Although there are spheres where inequality bares its fangs more frequently than others, this is still a huge problem. And there are painfully obvious examples of this. If men were the ones who had to give birth, do you think there would be any question or controversy about insurance companies covering the cost of birth control? If men were the ones who needed to breastfeed and who were typically the primary caregivers during the first few months of life, do you think America would still trail all other developed nations in federal maternity leave policies?
I know I’m treading into dicey territory here, but I bring this up to demonstrate how we can all be change agents. As a new mom, and a mom-to-be again, the maternity policy issue is one that has me enraged. The US federal maternity policy states, in a nutshell, that you can’t legally be fired from your job as long as you return within four month after giving birth. Period. No maternity or paternity paid leave, no caregiver assistance – you are “allowed” to take off work, but beyond that, you are on your own to pay and care for a wailing blob of life that will suck you and your bank account dry. (It’s worth it, but still.) And the rules are different for companies with fewer than 50 employees – which is a heck of a lot of companies, by the way. Compare us to countries around the world and it is just embarrassing. Heck, *Slovakia* pays 70% salary to new mothers for THREE YEARS! Zimbabwe, and many other African nations, pays their mothers 100% of their salaries for three months. Guess who else funds three months of fully-paid maternity leave? Afghanistan.
The United States? Zip. Zero. Now – a few states – California included – have created leave policies that partially fund salaries, with a cap. Here, we get 12 weeks of “disability” payments at roughly 55% of salary. Which is a great help. But most companies – and almost all smaller companies – have no supplemental assistance and follow the federal guidelines.
When I got pregnant, I looked at the Cultural Council’s personnel handbook, and the state and federal policies, and realized that I would not be able to afford to take more than a few weeks off to be with my new baby. This was unacceptable to me, both for personal reasons, and for the kind of organization I want to run. I worked with my then-board president, the executive committee, and a human resources consultant to see what would be possible. In the end, they were fantastic and supportive and we created a new maternity/paternity policy that provides one week of full pay and an additional four weeks of pay at 45%, to make up the difference of the disability payments – AND allowed that the employee would continue to be on the insurance plan for up to four months.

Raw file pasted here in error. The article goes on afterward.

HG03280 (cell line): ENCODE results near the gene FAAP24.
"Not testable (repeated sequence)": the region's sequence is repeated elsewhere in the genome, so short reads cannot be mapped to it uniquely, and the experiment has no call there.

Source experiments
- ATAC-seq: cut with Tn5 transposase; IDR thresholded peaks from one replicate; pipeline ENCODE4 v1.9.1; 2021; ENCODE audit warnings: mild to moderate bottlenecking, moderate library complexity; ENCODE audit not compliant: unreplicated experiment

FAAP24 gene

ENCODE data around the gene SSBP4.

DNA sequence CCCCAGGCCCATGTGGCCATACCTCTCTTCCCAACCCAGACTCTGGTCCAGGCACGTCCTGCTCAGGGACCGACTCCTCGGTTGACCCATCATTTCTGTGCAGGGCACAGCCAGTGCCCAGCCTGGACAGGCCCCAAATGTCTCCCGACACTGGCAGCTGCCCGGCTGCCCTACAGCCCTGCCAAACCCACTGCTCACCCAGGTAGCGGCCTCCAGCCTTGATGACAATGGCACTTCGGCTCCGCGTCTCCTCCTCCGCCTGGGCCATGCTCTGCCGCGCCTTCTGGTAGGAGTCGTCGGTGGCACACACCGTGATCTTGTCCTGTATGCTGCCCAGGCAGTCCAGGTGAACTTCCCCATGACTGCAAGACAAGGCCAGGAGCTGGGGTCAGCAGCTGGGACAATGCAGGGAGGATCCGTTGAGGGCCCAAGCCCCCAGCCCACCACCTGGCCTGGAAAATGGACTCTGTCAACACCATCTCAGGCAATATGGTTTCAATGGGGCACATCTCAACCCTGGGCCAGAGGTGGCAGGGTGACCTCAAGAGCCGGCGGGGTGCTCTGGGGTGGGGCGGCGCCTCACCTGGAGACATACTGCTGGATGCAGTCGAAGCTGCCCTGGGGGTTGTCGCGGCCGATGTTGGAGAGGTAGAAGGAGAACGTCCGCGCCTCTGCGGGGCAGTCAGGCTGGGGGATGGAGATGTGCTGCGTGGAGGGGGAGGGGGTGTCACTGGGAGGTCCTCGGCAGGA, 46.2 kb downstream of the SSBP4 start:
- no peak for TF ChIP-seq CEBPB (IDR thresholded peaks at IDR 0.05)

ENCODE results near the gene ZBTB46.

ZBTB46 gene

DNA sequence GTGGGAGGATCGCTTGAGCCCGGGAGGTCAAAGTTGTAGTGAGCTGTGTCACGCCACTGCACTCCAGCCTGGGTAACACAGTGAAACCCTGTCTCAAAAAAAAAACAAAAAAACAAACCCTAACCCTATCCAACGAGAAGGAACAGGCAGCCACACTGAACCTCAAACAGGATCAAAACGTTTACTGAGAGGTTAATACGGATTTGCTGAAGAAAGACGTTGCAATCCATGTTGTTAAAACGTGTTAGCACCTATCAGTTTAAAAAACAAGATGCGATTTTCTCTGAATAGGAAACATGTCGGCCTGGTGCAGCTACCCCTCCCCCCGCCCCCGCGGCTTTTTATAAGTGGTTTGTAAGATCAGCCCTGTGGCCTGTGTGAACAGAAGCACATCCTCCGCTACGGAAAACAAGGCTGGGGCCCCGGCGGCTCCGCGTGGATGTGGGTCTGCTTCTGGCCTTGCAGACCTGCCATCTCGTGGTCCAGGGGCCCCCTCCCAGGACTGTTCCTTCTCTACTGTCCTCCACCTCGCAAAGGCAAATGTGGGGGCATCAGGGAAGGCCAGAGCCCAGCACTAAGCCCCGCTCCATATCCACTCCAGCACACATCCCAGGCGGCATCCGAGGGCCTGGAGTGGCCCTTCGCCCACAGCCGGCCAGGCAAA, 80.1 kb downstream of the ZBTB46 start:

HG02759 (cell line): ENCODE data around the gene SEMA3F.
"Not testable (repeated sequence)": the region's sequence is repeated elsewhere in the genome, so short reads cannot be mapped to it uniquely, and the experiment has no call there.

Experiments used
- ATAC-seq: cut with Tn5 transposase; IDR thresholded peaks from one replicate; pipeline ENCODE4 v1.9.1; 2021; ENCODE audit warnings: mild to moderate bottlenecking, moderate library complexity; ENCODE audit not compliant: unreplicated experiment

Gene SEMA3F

Hey, it’s not Afghanistan, but it’s a huge step in the right direction. And now, when similar organizations are thinking of reworking their own policies, and they call me to find out what we offer, I promote the Cultural Council as a model and an advocate for supporting employees as they enter into the wildest transition of their lives. And this doesn’t just help the employees: it helps the organization by creating an environment where people feel supported and cared for – which is critical for employee happiness and retention.
Christine’s speech reminded me that in this one area, I’ve been a change agent. And she’s inspired (nay, commanded) me to find other areas where I can and will make a difference. Sometimes I think that attacking the federal maternity/paternity policies might be the next big thing in my life – when my kids are older and it’s time for me to bring on fresh, new talent to lead the Cultural Council. That day is far off, but it’s good to be thinking about what I can do then – and what I can do tomorrow.
So, I ask (command?) you: What do you think needs to be fixed, in your organization, globally, or somewhere in between? And what are you going to do about it?